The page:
Posted on 12 Jun 2012
Three of the biggest U.S. health insurers said they plan to keep offering some benefits now required under the federal health overhaul legislation, even if the Supreme Court strikes down the entire law.
Humana Inc., Aetna Inc. and UnitedHealth Group Inc. all said they would continue to allow young people to stay on their parents' plans until the age of 26, offer a third-party appeals process for coverage denials, and provide preventive benefits such as immunizations without any out-of-pocket expense for consumers.
Humana and UnitedHealth also said they would continue the law's ban on lifetime maximums on most benefit payouts, as well as a promise that policies can generally be rescinded only in cases where a consumer was deliberately misleading in an application.
It is widely believed that it would be tough for the industry and policy makers to backtrack on provisions that consumers have already grown to expect, but some insurers said they planned to reveal their plans after the court ruling, expected later this month. WellPoint Inc., the nation's second-largest health insurer, said it is "fully committed to providing stability in coverage for our members" and will announce its plans after the high court's ruling. Cigna Corp. said it "believes in respecting the court's process" and its leaders "are prepared to proceed as appropriate on behalf of our customers when the court deliberations reach their conclusion."
The Blue Cross and Blue Shield Association said it is encouraging its members to "offer their customers the broadest set of protections possible at an affordable price."
The decision to continue certain provisions aligns the insurers with parts of the law that were designed to be most consumer-friendly. However, the companies stopped short of promising to sell coverage to children regardless of pre-existing health conditions, another requirement under the law. UnitedHealth said in a statement that "one company acting alone cannot take that step, so UnitedHealthcare is committed to working with all other participants in the health care system to sustain that coverage." Humana said it would provide more information after the Supreme Court rules.
Aetna said in a statement that the provisions it flagged were among those it intended to continue, and it would offer more detail after a court ruling.
The insurers also didn't pledge to stick with another feature of the health law that is already in effect, the requirement that insurers spend at least 80% of premium dollars from individuals and small companies, and 85% of those from big employers, on health-related costs.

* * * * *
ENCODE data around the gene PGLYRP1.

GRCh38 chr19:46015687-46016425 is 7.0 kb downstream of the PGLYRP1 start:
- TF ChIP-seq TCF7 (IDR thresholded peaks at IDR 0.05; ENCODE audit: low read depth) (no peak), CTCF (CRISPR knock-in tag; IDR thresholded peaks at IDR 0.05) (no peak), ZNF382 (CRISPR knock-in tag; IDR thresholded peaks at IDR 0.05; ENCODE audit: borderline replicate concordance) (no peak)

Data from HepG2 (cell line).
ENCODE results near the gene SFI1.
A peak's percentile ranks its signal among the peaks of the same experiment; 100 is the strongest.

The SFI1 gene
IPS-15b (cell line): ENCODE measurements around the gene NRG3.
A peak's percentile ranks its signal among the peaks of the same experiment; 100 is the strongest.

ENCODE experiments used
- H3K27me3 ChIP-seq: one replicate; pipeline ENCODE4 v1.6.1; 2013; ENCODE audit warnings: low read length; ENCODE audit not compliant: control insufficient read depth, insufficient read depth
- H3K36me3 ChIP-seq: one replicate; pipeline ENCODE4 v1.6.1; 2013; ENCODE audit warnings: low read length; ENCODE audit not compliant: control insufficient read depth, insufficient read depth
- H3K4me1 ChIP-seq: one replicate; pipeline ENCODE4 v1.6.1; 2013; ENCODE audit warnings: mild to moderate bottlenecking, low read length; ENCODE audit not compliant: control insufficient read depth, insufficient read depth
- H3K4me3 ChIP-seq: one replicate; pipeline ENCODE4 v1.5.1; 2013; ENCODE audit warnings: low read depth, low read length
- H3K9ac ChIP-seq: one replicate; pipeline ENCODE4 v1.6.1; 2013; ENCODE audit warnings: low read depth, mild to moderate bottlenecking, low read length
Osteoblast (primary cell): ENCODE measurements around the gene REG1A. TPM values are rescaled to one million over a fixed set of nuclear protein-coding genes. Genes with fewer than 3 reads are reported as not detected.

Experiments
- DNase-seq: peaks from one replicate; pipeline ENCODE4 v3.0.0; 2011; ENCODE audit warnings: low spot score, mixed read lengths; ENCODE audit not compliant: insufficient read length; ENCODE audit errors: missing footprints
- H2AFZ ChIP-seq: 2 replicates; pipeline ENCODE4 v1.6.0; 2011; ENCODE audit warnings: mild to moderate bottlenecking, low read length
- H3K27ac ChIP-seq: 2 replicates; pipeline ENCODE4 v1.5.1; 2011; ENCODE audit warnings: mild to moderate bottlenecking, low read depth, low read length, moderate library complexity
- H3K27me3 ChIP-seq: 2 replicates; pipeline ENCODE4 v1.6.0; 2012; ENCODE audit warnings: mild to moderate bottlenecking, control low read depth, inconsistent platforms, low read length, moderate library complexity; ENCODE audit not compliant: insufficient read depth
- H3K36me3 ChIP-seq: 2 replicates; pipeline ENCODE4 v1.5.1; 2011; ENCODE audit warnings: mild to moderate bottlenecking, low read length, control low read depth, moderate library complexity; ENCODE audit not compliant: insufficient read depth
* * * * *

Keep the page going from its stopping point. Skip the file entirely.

One limit to the promises of continued consumer features that aren't required by law is that self-insured clients, which are mostly big employers that pay their own health costs, typically have the ability to opt out of benefits they don't want to fund.
In the wake of the new under-26 family plan requirement, about 2.5 million young adults gained coverage, according to federal figures. Researchers at the Commonwealth Fund, a private foundation that supports the health overhaul, recently estimated that around 6.6 million people ages 19 to 25 who received coverage through their parents' plans likely wouldn't have been eligible without the federal law. Its estimate is higher because it includes people who might have previously received insurance from another source, such as an employer.
So far, it isn't clear the new requirements are a major factor driving increased health-insurance costs. Last year's survey of employers by the Kaiser Family Foundation and the Health Research and Educational Trust found that premiums for family coverage went up 9% in 2011, and the foundation's researchers attributed 1.5 percentage points of that boost to provisions of the federal overhaul. However, most covered workers were in plans that had been "grandfathered," or kept largely unchanged so that certain provisions of the federal law wouldn't affect them.
The health overhaul's major provisions are set to take effect in 2014, including requirements that insurers sell coverage to adults regardless of pre-existing health conditions and stop pegging premium rates to health status, as well as a mandate for most people to obtain health coverage.